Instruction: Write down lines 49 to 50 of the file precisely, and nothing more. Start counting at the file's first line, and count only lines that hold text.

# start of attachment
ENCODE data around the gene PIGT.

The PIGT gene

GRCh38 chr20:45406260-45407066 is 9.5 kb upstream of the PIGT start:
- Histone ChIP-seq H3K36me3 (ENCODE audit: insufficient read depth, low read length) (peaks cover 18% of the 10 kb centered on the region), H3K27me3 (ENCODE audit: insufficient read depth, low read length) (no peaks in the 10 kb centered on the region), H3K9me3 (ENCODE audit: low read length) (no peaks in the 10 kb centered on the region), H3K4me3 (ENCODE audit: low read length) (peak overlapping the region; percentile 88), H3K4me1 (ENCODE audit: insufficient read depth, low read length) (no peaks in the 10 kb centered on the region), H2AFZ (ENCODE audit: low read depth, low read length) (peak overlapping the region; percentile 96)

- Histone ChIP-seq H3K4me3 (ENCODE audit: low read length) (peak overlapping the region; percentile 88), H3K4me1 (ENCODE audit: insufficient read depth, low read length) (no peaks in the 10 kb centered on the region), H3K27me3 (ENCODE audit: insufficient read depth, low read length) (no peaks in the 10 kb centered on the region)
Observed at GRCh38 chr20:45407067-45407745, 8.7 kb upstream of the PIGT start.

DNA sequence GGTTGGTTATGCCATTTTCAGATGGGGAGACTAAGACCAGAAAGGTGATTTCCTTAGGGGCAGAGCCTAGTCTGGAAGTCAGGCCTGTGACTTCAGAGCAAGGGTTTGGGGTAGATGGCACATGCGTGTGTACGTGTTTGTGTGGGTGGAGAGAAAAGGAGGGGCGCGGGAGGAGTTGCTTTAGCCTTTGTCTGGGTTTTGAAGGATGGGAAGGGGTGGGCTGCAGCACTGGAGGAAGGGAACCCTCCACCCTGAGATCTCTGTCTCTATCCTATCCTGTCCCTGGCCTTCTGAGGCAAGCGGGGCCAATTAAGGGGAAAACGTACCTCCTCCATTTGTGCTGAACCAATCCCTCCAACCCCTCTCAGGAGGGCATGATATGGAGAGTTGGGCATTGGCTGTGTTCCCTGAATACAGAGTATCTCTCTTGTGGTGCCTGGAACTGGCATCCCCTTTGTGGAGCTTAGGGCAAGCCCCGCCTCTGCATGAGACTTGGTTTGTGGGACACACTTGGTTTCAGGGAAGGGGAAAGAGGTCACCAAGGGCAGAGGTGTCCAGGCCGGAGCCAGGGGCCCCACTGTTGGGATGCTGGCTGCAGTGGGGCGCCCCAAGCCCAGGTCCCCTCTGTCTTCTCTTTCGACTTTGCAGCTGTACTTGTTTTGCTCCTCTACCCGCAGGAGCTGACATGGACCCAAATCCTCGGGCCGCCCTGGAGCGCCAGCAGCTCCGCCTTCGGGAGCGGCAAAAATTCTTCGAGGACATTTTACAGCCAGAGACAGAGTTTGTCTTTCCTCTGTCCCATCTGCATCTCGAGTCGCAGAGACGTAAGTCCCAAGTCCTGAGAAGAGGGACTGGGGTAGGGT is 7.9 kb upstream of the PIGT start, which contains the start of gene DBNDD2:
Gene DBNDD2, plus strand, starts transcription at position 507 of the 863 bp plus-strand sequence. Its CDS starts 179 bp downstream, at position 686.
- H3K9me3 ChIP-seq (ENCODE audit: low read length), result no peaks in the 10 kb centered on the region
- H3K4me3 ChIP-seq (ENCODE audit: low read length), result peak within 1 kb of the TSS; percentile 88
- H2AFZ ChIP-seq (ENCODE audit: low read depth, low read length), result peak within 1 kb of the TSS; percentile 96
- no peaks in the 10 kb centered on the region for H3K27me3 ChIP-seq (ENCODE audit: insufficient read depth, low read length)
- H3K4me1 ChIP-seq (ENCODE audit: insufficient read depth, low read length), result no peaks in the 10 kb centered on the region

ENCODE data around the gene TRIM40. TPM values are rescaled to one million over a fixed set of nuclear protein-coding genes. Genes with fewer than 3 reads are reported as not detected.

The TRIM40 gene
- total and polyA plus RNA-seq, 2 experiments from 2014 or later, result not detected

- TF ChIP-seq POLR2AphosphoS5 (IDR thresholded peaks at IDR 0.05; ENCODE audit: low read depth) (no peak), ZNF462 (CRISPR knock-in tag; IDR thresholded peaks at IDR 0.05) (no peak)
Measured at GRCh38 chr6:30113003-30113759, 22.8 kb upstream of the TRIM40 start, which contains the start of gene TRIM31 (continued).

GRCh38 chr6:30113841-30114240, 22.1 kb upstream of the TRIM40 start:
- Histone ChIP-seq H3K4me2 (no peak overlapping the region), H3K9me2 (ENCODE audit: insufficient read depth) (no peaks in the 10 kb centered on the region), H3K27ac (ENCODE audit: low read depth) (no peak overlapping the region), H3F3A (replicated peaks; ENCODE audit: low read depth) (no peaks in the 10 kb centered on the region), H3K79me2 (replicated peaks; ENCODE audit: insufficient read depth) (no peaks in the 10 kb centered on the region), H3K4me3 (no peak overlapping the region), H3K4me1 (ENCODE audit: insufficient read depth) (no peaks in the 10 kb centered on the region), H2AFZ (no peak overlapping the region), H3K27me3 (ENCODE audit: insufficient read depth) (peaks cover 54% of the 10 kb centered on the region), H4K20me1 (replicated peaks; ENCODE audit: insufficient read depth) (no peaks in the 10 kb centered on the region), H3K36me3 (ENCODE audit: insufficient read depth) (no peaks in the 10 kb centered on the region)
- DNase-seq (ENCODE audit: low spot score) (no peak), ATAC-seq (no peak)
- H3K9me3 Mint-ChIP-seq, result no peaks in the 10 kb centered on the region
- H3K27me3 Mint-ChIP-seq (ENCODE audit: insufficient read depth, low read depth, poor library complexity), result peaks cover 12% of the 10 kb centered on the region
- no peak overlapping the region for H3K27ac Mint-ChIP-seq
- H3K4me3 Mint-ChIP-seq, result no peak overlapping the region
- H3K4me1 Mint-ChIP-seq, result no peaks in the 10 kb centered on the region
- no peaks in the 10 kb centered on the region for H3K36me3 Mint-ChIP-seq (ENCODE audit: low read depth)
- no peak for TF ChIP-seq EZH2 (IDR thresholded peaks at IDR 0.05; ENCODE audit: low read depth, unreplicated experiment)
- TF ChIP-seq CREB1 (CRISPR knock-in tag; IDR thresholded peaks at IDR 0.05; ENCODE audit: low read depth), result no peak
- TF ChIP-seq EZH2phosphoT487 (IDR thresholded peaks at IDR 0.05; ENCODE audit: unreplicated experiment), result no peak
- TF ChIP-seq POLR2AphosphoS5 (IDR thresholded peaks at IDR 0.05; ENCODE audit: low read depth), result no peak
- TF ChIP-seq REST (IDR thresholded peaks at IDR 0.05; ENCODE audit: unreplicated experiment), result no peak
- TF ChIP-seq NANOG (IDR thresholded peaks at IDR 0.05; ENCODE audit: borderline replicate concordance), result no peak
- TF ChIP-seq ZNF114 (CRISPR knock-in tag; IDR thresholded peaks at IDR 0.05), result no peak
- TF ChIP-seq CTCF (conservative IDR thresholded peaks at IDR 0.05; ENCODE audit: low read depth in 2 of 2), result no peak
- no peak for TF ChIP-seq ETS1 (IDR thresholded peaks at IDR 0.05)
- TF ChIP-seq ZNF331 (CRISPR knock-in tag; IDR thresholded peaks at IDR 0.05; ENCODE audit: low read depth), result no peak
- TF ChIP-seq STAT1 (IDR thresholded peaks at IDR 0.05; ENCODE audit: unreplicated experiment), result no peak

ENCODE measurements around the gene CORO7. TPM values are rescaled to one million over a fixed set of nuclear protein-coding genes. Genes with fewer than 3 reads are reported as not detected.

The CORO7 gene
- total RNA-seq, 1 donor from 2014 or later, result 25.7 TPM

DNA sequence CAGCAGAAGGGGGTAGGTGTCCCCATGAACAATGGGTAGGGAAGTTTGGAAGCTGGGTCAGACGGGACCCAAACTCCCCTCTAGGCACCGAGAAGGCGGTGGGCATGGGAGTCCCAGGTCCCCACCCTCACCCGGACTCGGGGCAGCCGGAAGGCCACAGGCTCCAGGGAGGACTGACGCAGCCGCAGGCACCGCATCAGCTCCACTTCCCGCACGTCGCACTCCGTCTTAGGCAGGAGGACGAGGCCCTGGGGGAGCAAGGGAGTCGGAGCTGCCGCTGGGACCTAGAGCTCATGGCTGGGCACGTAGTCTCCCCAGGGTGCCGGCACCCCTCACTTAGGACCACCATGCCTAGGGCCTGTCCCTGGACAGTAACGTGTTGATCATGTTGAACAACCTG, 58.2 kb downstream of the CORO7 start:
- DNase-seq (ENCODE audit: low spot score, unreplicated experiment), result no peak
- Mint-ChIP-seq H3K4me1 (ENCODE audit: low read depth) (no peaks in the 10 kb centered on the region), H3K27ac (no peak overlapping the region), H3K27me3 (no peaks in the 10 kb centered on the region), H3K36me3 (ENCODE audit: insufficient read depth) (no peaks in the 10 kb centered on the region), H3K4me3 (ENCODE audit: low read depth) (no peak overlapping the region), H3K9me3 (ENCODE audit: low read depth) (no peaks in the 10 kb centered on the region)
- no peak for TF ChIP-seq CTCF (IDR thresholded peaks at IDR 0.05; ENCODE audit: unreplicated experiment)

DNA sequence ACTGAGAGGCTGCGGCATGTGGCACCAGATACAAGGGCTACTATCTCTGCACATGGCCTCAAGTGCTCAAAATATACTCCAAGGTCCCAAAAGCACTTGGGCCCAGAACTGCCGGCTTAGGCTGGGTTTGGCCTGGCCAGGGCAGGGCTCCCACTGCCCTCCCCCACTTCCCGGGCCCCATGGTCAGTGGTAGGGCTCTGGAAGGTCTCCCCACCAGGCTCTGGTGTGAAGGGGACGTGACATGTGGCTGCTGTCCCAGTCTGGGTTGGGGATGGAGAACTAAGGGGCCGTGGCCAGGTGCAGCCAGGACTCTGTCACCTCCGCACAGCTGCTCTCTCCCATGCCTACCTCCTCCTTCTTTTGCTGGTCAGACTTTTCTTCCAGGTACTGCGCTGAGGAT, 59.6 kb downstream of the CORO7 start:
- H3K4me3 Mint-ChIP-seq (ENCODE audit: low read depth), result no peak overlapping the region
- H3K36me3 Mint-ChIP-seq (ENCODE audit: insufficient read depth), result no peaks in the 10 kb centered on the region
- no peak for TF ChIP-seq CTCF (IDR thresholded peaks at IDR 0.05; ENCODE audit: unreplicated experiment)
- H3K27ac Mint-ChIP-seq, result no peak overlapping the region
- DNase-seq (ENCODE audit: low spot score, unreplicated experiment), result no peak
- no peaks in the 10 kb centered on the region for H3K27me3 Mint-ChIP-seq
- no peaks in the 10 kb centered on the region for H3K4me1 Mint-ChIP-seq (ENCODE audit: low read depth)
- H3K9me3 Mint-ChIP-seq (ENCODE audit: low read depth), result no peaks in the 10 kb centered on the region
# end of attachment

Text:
- no peak for TF ChIP-seq CTCF (IDR thresholded peaks at IDR 0.05; ENCODE audit: unreplicated experiment)
- H3K27ac Mint-ChIP-seq, result no peak overlapping the region